Perpule takes a crack at the billion-dollar retail fintech market by helping customers at retail stores avoid serpentine queues during checkout.
Viren Sood is a trader who lives in Whitefield and shops at HyperCity, a big box retailer in Bengaluru. Being in the steel contracting business, which requires constant attention, he has little time and patience for long queues at payment counters. He often lets his wife do all the payments while he takes calls in his car in the parking lot.
Of late, though, his wife is able to check out immediately from the store thanks to a new payment platform. “She uses the app to scan the barcodes and makes the payment with her credit card or with UPI and exits the shop in under an hour. Usually, we wasted an hour-and-a-half in a retail chain,” Viren explains.
The platform we are talking about is Perpule, an idea that was born in the US. It was founded by Abhinav Pathak, Saketh BSV, and Yogesh Ghaturle. Abhinav and Saketh, while working for Goldman Sachs in the US in 2015, observed the shopping trends of consumers there. On Labour Day — when brands engage with customers in huge sales initiatives — they noticed queues that were 500 metres or longer. On the way back to India, they realised the potential of building a fintech platform that busts queues and facilitates easier checkouts.
By late 2015, they started noticing the same queues in Indian retail stores. Abhinav, who passed out of National Institute of Technology Karnataka, Surathkal, in 2015, discussed with his junior, Yogesh, about building a fintech platform for the retail industry. The three then met in Bengaluru and launched Perpule, a startup focused on making retail easy. “We started by building a platform and simultaneously observing the retail payments ecosystem,” says Abhinav, the 23-year-old co-founder of Perpule.
Product development is always a challenge for a young startup owing to the complexities involved. “The reason for the complexity is the legacy software used by all the retailers,” says Saketh (24). The founders say it was a nightmare to integrate and ensure that things happen in the correct way. “It was a long iterative process and we worked with several retailers parallelly so as to ensure we were building a solution which was scalable,” he adds. They were lucky because the tech heads of retail chains that they were working with helped them understand the system and answered all queries.
But mistakes kept beating Perpule down in 2016. Recalls Abhinav:
“The first time we started doing pilots in a small retail store, the tech failed.”
The founders were about to give up because some big retailers were looking forward to the outcome of pilots. The only choice they had was to work a week without sleep to ensure that the technology had no glitches.
The payment mechanism kept acting up. Then there was another problem: convincing customers in the stores was becoming a challenge. “People were skeptical of trying new apps, especially when it involved payments,” says Saketh. So, again the founders had to be in a store asking customers to try it out and eventually their persistence paid off. Now, 40-50 percent of the customers using the app at HyperCity are repeat customers.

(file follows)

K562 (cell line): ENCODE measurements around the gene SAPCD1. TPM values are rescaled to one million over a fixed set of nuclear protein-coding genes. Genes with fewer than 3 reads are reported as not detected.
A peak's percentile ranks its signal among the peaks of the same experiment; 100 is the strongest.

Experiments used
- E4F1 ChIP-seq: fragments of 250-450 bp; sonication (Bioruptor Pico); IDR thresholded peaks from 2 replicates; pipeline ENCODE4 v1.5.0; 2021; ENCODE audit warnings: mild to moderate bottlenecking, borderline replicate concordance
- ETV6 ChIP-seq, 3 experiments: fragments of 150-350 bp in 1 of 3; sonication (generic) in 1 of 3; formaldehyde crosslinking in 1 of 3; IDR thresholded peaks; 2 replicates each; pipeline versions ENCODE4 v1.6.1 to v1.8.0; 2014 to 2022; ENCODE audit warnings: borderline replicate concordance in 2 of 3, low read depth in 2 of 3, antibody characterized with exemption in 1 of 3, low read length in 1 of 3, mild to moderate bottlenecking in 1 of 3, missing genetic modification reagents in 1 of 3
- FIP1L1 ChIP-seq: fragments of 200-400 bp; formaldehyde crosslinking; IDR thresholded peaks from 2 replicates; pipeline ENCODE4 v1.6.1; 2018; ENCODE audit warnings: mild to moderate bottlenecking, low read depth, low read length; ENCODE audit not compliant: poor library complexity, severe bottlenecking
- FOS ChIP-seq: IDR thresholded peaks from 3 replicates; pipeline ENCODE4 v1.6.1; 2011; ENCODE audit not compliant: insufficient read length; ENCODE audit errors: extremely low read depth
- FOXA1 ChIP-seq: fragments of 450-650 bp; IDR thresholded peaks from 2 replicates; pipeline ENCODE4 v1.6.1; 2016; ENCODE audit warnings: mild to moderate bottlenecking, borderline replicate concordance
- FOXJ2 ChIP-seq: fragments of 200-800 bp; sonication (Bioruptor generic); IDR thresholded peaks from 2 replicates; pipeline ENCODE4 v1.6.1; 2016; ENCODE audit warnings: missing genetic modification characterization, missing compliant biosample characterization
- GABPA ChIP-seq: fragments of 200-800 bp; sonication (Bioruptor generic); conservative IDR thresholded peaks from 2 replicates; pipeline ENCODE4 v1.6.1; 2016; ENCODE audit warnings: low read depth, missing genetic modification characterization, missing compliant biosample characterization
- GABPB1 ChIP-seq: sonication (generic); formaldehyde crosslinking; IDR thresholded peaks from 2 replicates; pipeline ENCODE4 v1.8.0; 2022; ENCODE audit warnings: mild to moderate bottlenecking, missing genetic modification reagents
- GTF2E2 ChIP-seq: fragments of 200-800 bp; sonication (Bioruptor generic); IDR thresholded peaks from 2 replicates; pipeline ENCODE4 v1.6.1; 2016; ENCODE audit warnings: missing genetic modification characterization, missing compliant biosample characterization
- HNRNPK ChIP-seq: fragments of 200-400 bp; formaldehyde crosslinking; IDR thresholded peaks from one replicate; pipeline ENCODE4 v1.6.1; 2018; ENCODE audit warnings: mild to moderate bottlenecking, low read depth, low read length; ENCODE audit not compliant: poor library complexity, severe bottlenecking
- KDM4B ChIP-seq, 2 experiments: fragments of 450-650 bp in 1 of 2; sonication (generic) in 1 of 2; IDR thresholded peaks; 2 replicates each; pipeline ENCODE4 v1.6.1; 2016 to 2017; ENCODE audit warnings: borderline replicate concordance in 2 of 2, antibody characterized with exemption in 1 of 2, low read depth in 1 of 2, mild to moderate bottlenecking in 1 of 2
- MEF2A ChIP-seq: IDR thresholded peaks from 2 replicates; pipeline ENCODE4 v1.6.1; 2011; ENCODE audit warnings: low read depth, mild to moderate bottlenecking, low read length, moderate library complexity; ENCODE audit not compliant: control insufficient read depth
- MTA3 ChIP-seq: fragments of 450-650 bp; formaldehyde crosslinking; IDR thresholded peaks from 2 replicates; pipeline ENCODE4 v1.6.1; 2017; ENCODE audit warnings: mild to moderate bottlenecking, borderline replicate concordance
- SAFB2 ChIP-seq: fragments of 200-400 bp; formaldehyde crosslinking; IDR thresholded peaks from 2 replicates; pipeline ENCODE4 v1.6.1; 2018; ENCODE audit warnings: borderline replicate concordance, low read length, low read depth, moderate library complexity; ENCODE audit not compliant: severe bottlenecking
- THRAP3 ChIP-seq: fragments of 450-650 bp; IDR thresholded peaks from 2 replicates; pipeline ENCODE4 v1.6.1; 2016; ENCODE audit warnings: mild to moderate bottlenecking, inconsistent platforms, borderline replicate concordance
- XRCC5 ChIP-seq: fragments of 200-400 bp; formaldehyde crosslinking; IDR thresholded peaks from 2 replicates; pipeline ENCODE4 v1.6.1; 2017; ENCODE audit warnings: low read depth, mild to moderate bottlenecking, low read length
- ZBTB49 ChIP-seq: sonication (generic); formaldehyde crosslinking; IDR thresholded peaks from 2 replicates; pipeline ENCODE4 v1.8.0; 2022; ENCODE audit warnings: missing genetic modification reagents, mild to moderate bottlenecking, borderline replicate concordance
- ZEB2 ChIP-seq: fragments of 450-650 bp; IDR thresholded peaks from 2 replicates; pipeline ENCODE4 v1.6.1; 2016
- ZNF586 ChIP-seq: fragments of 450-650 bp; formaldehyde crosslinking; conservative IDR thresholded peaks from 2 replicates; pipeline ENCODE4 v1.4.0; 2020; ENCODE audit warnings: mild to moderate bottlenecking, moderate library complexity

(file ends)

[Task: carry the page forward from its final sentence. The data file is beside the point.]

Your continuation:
YourStory had carried a story on why corporates should work with and guide startups. That appeared to be happening here. The CEO of HyperCity, Ramesh Menon, and his team, believed in the narrative of a startup like Perpule, which is a data analytics, fintech and consumer engagement platform. By the end of 2016, the product went live in three cities and three stores. The company is also working with SPAR, Aditya Birla Retail, Future Group and ShoppersStop. The founders have invested close to Rs 40 lakh in the business. Says Saketh,
“Only retailers can make people use the app for a self-checkout and it is a behaviour that should change”
The app also allows the retailers to engage with regular customers by using insights to create powerful campaigns that can track customer purchases. Apart from taking a small percentage of the transactions as a fee, the company works on annual contracts for promoting retailers' marketing collateral. At its heart, this is a software company.
Bosch’s startup Bezirk employs a similar model with some large retailers in the US — it built the product in India but won customers abroad. “Software is the future. We cannot play the device game, but can track customer habits in the store through the store WiFi,” says Hemanth S, Co-founder of Bezirk, adding that the challenge for any startup lies in integrating with the ERP of 1,000 stores or more, and this was possible only by building scalable frameworks.
A company that works similarly is BluPay, which uses store networks and Bluetooth to push content and also enable payments in stores. Pavan P, Founder of BluPay, says:
“The retailers care about engagement and increasing their sales. Our platform allows this to happen regularly.”
India's retailing industry is $600 billion in size, of which only 10 percent is organised and works mostly on card machines and cash payments. Today, stores have no quick checkouts because financial technologies and app-based payments have not caught up with them. Indian retailers spend only three percent of their revenues on technology, which is estimated to be around Rs 12,000 crore in India. These technologies are legacy platforms that enable data capture and are not deemed consumer-friendly.
The three young founders of Perpule are well on their way to raising their first round of money. But retailing in India is so used to cash transactions that it will be a long time before startups can scale up in a couple of years. They need the money to make the technology stronger and sustain the business for another decade when Indians will consistently operate digitally. That’s when there will be real money.